# [−][src]Crate arithmetic_eval

Simple interpreter for ASTs produced by `arithmetic-parser`

.

# Assumptions

- There is only one numeric type, which is complete w.r.t. all arithmetic operations.
This is expressed via type constraints, in
`Interpreter`

. - Arithmetic operations are assumed to be infallible; panics during their execution
are
**not**caught by the interpreter. - Grammar literals are directly parsed to the aforementioned numeric type.

These assumptions do not hold for some grammars parsed by the crate. For example, finite cyclic groups have two types (scalars and group elements) and thus cannot be effectively interpreted.

# Semantics

- All variables are immutable. Re-declaring a var shadows the previous declaration.
- Functions are first-class (in fact, a function is just a variant of the
`Value`

enum). - Functions can capture variables (including other functions). All captures are by value.
- Arithmetic operations are defined on primitive vars and tuples. With tuples, operations
are performed per-element. Binary operations require tuples of the same size,
or a tuple and a primitive value. As an example,
`(1, 2) + 3`

and`(2, 3) / (4, 5)`

are valid, but`(1, 2) * (3, 4, 5)`

isn't. - Methods are considered syntactic sugar for functions, with the method receiver considered
the first function argument. For example,
`(1, 2).map(sin)`

is equivalent to`map((1, 2), sin)`

. - No type checks are performed before evaluation.
- Type annotations are completely ignored. This means that the interpreter may execute code that is incorrect with annotations (e.g., assignment of a tuple to a variable which is annotated to have a numeric type).

# Examples

use arithmetic_parser::{grammars::F32Grammar, Grammar, GrammarExt, Span}; use arithmetic_eval::{fns, Interpreter, Value}; const MIN: fns::Binary<fn(f32, f32) -> f32> = fns::Binary::new(|x, y| if x < y { x } else { y }); const MAX: fns::Binary<fn(f32, f32) -> f32> = fns::Binary::new(|x, y| if x > y { x } else { y }); let mut context = Interpreter::new(); // Add some native functions to the interpreter. context .insert_native_fn("min", MIN) .insert_native_fn("max", MAX) .insert_native_fn("assert", fns::Assert); let program = r#" # The interpreter supports all parser features, including # function definitions, tuples and blocks. order = |x, y| (min(x, y), max(x, y)); assert(order(0.5, -1) == (-1, 0.5)); (_, M) = order(3^2, { x = 3; x + 5 }); M "#; let program = F32Grammar::parse_statements(Span::new(program)).unwrap(); let ret = context.evaluate(&program).unwrap(); assert_eq!(ret, Value::Number(9.0));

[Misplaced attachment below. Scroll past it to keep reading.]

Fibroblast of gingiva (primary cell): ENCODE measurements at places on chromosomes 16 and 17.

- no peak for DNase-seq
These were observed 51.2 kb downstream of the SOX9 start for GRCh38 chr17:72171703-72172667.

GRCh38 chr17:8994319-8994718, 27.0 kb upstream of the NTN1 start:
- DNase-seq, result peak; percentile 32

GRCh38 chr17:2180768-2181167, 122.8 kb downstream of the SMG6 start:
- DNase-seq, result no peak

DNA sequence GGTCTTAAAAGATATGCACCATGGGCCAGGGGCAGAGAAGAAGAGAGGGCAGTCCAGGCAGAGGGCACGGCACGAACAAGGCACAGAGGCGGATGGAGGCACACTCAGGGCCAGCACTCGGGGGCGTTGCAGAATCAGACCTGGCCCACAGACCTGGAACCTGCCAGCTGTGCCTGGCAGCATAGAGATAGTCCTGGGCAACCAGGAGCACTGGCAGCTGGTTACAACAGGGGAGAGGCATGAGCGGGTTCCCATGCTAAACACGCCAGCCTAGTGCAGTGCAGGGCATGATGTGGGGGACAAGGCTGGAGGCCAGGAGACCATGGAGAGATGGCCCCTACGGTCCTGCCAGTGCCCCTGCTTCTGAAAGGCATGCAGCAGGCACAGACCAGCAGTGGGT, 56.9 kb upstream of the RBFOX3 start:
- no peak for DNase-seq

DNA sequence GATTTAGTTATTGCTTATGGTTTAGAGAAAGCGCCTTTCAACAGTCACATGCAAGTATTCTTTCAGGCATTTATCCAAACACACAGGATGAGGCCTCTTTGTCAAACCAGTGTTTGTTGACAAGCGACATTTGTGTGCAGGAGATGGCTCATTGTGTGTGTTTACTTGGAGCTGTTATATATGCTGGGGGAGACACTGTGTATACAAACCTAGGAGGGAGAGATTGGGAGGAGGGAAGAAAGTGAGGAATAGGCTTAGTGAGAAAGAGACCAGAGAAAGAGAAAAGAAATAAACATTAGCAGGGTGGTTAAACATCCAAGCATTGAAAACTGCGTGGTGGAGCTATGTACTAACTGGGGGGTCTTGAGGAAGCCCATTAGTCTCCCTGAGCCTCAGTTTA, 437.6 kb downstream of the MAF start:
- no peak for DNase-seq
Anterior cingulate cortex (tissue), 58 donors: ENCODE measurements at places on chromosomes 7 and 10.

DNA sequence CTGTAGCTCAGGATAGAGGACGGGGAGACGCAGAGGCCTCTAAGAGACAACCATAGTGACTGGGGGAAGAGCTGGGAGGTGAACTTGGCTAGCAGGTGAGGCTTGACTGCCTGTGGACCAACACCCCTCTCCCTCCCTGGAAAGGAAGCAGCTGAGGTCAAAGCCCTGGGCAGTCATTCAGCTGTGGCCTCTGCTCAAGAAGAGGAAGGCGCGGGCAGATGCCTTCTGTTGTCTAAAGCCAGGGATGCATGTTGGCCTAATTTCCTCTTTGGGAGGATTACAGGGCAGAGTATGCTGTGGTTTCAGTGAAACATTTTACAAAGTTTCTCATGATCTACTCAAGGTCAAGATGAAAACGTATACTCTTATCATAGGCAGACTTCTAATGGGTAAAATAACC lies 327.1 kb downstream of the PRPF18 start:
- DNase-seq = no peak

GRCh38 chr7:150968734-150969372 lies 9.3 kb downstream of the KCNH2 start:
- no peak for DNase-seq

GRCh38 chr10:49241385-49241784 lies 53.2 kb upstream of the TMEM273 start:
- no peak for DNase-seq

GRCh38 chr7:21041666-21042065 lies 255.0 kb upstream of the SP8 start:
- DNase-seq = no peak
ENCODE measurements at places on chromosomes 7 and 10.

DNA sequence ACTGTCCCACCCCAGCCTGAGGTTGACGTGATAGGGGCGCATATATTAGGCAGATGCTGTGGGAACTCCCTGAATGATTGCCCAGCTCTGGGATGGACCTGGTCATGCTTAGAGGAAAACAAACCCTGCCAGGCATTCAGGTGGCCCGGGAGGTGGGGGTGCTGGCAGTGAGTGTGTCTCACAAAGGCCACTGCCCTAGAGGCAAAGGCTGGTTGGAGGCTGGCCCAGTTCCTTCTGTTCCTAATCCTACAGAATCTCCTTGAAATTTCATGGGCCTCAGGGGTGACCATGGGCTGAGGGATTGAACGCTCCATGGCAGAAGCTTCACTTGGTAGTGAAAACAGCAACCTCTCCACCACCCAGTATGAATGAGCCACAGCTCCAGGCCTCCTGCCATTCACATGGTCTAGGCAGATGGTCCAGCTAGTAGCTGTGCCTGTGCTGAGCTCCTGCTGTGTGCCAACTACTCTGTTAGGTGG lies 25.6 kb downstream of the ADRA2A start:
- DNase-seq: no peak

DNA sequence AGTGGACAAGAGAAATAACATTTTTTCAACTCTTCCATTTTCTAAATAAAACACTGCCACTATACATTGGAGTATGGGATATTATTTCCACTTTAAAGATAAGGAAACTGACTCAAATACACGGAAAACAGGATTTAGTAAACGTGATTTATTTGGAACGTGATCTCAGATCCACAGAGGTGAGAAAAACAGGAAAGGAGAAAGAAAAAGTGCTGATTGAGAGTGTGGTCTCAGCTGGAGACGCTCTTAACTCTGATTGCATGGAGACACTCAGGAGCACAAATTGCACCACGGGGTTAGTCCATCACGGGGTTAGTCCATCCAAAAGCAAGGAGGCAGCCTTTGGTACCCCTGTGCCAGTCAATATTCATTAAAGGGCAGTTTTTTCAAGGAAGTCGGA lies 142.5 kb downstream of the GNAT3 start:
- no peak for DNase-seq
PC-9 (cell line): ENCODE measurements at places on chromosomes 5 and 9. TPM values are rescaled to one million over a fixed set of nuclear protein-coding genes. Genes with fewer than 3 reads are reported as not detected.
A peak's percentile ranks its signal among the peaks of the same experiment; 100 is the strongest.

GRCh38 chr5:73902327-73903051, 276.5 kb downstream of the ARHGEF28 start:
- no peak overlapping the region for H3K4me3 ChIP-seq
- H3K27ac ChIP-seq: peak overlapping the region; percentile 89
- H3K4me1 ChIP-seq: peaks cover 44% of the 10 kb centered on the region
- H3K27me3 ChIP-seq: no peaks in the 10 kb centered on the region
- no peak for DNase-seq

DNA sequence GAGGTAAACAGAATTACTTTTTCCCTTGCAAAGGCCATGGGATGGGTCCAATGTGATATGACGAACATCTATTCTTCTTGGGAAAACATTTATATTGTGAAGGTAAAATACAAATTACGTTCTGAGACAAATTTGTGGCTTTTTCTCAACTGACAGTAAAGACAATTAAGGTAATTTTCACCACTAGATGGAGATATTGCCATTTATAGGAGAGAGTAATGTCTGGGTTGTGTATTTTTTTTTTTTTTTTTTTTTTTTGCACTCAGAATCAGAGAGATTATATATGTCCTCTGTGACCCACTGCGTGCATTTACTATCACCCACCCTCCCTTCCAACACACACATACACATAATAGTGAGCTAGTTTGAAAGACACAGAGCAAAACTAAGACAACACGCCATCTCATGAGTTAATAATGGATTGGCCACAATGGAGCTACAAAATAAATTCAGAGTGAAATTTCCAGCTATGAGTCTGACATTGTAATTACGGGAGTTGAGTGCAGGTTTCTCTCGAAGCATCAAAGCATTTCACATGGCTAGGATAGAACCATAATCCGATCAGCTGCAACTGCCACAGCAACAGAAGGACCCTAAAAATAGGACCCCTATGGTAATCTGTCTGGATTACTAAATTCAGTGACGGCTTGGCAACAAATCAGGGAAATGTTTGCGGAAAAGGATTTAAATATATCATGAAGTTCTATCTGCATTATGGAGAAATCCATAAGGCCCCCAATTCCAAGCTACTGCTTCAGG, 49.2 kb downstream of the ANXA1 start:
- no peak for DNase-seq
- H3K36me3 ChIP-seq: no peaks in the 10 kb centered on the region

## Modules

fns | Standard functions for the interpreter. |

## Structs

Backtrace | Call backtrace. |

BacktraceElement | Function call. |

CallContext | Opaque context for native calls. |

ErrorWithBacktrace | Error with the associated backtrace. |

ExecutableModule | Executable module together with its imports. |

InterpretedFn | Function defined within the interpreter. |

Interpreter | Simple interpreter for arithmetic expressions. |

SpannedEvalError | Evaluation error together with one or more relevant code spans. |

## Enums

AuxErrorInfo | Auxiliary information about error. |

EvalError | Errors that can occur during interpreting expressions and statements. |

Function | Function definition. Functions can be either native (defined in the Rust code) or defined in the interpreter. |

RepeatedAssignmentContext | Context for |

TupleLenMismatchContext | Context for |

Value | Values produced by expressions during their interpretation. |

## Traits

NativeFn | Function on zero or more |

## Type Definitions

EvalResult | Result of an expression evaluation. |

SpannedValue | Value together with a span that has produced it. |